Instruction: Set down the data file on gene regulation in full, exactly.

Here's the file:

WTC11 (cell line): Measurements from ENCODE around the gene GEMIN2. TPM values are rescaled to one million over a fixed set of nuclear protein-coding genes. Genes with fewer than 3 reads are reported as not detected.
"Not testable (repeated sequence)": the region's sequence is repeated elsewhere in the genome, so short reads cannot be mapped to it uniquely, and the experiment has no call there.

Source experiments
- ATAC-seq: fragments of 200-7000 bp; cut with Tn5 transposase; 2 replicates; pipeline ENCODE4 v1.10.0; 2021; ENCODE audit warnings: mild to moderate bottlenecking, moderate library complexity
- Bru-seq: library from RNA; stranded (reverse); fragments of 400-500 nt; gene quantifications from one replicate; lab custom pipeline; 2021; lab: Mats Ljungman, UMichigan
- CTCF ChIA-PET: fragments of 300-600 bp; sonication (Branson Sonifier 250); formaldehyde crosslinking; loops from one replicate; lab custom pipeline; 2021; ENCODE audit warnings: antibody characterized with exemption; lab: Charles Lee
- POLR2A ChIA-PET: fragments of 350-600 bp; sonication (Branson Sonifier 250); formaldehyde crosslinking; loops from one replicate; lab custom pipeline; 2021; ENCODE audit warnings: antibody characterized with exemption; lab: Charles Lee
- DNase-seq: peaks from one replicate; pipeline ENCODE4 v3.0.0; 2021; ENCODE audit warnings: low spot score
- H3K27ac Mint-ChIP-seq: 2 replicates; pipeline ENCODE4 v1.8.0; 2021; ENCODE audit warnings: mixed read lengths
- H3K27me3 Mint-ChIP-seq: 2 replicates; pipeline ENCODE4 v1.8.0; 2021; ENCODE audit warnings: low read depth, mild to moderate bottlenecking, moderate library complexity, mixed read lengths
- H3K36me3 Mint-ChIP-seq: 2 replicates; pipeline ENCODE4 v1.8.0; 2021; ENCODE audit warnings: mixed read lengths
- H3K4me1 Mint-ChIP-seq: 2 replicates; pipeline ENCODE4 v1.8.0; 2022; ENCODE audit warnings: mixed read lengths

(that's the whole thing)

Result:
WTC11 (cell line): Measurements from ENCODE around the gene GEMIN2. TPM values are rescaled to one million over a fixed set of nuclear protein-coding genes. Genes with fewer than 3 reads are reported as not detected.
"Not testable (repeated sequence)": the region's sequence is repeated elsewhere in the genome, so short reads cannot be mapped to it uniquely, and the experiment has no call there.

Source experiments
- ATAC-seq: fragments of 200-7000 bp; cut with Tn5 transposase; 2 replicates; pipeline ENCODE4 v1.10.0; 2021; ENCODE audit warnings: mild to moderate bottlenecking, moderate library complexity
- Bru-seq: library from RNA; stranded (reverse); fragments of 400-500 nt; gene quantifications from one replicate; lab custom pipeline; 2021; lab: Mats Ljungman, UMichigan
- CTCF ChIA-PET: fragments of 300-600 bp; sonication (Branson Sonifier 250); formaldehyde crosslinking; loops from one replicate; lab custom pipeline; 2021; ENCODE audit warnings: antibody characterized with exemption; lab: Charles Lee
- POLR2A ChIA-PET: fragments of 350-600 bp; sonication (Branson Sonifier 250); formaldehyde crosslinking; loops from one replicate; lab custom pipeline; 2021; ENCODE audit warnings: antibody characterized with exemption; lab: Charles Lee
- DNase-seq: peaks from one replicate; pipeline ENCODE4 v3.0.0; 2021; ENCODE audit warnings: low spot score
- H3K27ac Mint-ChIP-seq: 2 replicates; pipeline ENCODE4 v1.8.0; 2021; ENCODE audit warnings: mixed read lengths
- H3K27me3 Mint-ChIP-seq: 2 replicates; pipeline ENCODE4 v1.8.0; 2021; ENCODE audit warnings: low read depth, mild to moderate bottlenecking, moderate library complexity, mixed read lengths
- H3K36me3 Mint-ChIP-seq: 2 replicates; pipeline ENCODE4 v1.8.0; 2021; ENCODE audit warnings: mixed read lengths
- H3K4me1 Mint-ChIP-seq: 2 replicates; pipeline ENCODE4 v1.8.0; 2022; ENCODE audit warnings: mixed read lengths